Why Aren’t Your Walks Keeping the Winter Weight Off?

Why Aren’t Your Walks Keeping the Winter Weight Off?

Everyone is always telling you that walking is the perfect exercise, but why isn’t it keeping the winter weight off? Have you been walking every day without seeing any impact on the number on the scale? This doesn’t mean that walking isn’t the great exercise people say it is. It could mean that your strategy needs a few changes here and there to make it work for you.

Walking is terrific as an accessible, effective workout. It can help you in keeping the winter weight off, too. It’s not hard on the joints and virtually every fitness level has an appropriate walking style. Still, it needs to be done properly for the best benefits.

Consider the following reasons your walks may not be keeping the winter weight off.

You’re Not Walking Fast Enough for Keeping the Winter Weight Off

Remember that keeping the winter weight off means exercising. If you’re not actually turning your walks into a workout, then you’re not going to get a lot of benefit from your efforts. The American Heart Association recommends at least 30 minutes of moderate intensity cardio workouts at least five times per week. If you’re not walking fast enough to raise your heart rate, you won’t get the results you want.

You’re Not Walking Far Enough for Keeping the Winter Weight Off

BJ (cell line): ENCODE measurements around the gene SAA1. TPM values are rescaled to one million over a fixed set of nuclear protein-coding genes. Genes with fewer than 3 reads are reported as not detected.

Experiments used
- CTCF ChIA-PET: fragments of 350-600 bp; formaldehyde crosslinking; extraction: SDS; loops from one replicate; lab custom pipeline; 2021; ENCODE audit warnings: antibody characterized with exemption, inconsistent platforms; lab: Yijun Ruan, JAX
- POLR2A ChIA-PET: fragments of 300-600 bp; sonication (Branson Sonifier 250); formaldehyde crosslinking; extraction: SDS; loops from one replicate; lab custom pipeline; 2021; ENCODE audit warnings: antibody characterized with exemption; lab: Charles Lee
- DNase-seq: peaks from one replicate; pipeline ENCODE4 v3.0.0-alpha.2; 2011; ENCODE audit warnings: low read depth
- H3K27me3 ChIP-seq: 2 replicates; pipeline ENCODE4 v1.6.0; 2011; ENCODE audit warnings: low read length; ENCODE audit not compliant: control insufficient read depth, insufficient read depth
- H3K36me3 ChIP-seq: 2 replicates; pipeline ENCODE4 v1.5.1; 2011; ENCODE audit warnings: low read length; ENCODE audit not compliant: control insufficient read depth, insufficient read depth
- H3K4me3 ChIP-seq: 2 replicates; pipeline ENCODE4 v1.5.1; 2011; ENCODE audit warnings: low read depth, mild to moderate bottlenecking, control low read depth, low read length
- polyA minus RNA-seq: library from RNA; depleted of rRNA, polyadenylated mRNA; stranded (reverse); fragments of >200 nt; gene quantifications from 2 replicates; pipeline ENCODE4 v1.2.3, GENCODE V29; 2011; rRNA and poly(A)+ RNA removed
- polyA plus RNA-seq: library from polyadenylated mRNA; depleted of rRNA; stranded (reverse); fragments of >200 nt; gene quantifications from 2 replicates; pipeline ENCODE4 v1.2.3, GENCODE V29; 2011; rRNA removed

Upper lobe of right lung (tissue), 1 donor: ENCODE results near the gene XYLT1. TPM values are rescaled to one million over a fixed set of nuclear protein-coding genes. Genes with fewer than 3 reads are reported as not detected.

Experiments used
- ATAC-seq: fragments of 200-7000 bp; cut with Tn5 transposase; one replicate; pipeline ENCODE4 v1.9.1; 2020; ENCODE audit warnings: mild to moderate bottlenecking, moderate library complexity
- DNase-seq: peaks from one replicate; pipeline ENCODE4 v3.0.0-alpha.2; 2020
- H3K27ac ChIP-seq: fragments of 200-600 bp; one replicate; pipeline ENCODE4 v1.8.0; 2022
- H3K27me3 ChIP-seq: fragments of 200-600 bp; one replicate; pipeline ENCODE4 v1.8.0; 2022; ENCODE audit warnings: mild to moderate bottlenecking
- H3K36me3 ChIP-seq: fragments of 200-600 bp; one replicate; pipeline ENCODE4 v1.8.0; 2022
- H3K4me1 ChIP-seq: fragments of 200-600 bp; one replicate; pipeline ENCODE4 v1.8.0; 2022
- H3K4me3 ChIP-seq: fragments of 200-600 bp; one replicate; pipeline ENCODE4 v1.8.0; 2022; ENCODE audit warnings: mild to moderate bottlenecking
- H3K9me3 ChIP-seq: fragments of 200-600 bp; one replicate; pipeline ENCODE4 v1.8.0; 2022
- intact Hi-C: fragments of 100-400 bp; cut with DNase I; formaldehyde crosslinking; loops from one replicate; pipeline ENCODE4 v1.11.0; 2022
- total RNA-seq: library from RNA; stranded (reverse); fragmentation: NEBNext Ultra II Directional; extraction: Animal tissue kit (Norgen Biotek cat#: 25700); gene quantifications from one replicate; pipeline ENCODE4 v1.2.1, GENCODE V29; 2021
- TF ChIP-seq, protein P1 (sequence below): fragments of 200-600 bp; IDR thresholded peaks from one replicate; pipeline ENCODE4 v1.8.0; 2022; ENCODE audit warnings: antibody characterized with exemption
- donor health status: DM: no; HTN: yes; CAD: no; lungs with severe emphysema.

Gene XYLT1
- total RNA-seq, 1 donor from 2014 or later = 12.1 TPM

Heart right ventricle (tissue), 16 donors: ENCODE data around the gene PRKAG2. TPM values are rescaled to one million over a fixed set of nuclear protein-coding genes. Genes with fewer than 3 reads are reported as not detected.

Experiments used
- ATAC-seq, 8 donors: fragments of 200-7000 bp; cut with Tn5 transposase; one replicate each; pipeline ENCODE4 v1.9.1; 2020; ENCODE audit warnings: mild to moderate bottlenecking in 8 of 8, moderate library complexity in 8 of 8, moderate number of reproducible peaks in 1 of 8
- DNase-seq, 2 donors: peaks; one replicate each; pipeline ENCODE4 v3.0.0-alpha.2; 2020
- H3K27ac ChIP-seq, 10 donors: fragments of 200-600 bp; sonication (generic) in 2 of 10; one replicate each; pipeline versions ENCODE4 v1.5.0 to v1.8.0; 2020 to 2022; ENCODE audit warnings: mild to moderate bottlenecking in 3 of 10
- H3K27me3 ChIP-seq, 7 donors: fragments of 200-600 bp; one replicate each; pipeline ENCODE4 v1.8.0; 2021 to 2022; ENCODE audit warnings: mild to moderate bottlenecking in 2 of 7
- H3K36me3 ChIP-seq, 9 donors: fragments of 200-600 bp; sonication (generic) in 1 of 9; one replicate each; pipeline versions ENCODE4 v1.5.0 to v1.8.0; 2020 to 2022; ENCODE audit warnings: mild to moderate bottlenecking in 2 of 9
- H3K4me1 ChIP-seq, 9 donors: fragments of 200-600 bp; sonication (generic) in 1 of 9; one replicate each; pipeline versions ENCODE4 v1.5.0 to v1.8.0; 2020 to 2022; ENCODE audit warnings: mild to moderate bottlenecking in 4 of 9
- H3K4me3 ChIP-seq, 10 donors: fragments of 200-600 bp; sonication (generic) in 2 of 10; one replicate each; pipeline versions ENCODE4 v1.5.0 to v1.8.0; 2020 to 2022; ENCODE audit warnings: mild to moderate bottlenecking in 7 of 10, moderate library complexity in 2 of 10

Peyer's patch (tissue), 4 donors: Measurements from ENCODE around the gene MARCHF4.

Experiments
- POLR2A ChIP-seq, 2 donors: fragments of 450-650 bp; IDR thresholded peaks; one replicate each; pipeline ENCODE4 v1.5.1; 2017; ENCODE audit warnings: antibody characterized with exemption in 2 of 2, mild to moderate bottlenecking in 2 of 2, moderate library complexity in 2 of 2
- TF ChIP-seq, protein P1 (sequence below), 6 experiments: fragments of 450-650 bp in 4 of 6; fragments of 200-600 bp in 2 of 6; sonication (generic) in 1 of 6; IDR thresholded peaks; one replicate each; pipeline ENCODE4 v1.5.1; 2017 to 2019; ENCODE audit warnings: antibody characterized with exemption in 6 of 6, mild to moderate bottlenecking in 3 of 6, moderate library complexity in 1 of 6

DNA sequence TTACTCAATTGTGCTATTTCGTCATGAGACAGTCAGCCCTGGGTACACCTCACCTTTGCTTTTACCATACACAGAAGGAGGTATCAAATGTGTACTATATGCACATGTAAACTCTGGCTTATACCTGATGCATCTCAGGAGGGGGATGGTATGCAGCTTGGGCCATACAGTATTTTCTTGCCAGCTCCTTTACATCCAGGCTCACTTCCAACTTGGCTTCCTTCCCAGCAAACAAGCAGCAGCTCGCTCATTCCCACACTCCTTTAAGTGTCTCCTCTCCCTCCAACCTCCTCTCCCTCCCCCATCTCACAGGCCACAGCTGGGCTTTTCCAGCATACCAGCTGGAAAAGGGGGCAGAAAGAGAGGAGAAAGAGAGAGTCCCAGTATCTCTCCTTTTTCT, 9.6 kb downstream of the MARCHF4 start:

Even if you’re walking quickly, if you’re not going far enough and filling that daily half hour, that could also explain your lack of results. That said, not everyone has that much time to dedicate to a workout – at least not all at once. If you’re not keeping the winter weight off because you just don’t have time for a minimum of a half hour workout, split it in two. Aim for two workouts of at least fifteen minutes each. You might find that is far more achievable.

You’re Not Adding Variety to Your Walks

If you take the exact same route every day and use the same pace the whole time, you’re not going to get the results you could be getting from greater variety. Changing your pace can help you to keep your cardiovascular system working harder. Moreover, if you change up your route, you’ll find that the path simply isn’t challenging your body like it could.

Change your route and vary the speed and intensity of your pace. You’ll find that keeping the winter weight off becomes easier when you switch things up a little. Your body will be more challenged from the activity, and you’ll find it more mentally stimulating, too.

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